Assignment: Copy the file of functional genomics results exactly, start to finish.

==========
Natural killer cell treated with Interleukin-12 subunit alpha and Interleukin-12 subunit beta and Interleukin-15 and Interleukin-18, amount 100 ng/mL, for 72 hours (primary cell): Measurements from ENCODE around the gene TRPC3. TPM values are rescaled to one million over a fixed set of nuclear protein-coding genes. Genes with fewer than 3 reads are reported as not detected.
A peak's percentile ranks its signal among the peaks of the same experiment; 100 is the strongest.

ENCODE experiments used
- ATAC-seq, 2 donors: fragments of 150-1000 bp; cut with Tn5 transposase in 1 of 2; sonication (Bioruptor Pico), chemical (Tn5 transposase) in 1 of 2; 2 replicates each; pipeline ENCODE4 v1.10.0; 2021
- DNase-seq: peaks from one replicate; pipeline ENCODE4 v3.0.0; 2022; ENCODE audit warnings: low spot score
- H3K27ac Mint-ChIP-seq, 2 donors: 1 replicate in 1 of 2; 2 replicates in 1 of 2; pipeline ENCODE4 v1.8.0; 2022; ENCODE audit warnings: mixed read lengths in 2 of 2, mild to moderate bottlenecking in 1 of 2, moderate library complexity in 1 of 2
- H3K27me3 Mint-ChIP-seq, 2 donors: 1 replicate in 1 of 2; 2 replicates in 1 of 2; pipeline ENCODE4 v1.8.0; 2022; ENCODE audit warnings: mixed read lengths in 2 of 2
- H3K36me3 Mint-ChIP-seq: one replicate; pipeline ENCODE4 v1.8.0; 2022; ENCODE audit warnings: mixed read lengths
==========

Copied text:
Natural killer cell treated with Interleukin-12 subunit alpha and Interleukin-12 subunit beta and Interleukin-15 and Interleukin-18, amount 100 ng/mL, for 72 hours (primary cell): Measurements from ENCODE around the gene TRPC3. TPM values are rescaled to one million over a fixed set of nuclear protein-coding genes. Genes with fewer than 3 reads are reported as not detected.
A peak's percentile ranks its signal among the peaks of the same experiment; 100 is the strongest.

ENCODE experiments used
- ATAC-seq, 2 donors: fragments of 150-1000 bp; cut with Tn5 transposase in 1 of 2; sonication (Bioruptor Pico), chemical (Tn5 transposase) in 1 of 2; 2 replicates each; pipeline ENCODE4 v1.10.0; 2021
- DNase-seq: peaks from one replicate; pipeline ENCODE4 v3.0.0; 2022; ENCODE audit warnings: low spot score
- H3K27ac Mint-ChIP-seq, 2 donors: 1 replicate in 1 of 2; 2 replicates in 1 of 2; pipeline ENCODE4 v1.8.0; 2022; ENCODE audit warnings: mixed read lengths in 2 of 2, mild to moderate bottlenecking in 1 of 2, moderate library complexity in 1 of 2
- H3K27me3 Mint-ChIP-seq, 2 donors: 1 replicate in 1 of 2; 2 replicates in 1 of 2; pipeline ENCODE4 v1.8.0; 2022; ENCODE audit warnings: mixed read lengths in 2 of 2
- H3K36me3 Mint-ChIP-seq: one replicate; pipeline ENCODE4 v1.8.0; 2022; ENCODE audit warnings: mixed read lengths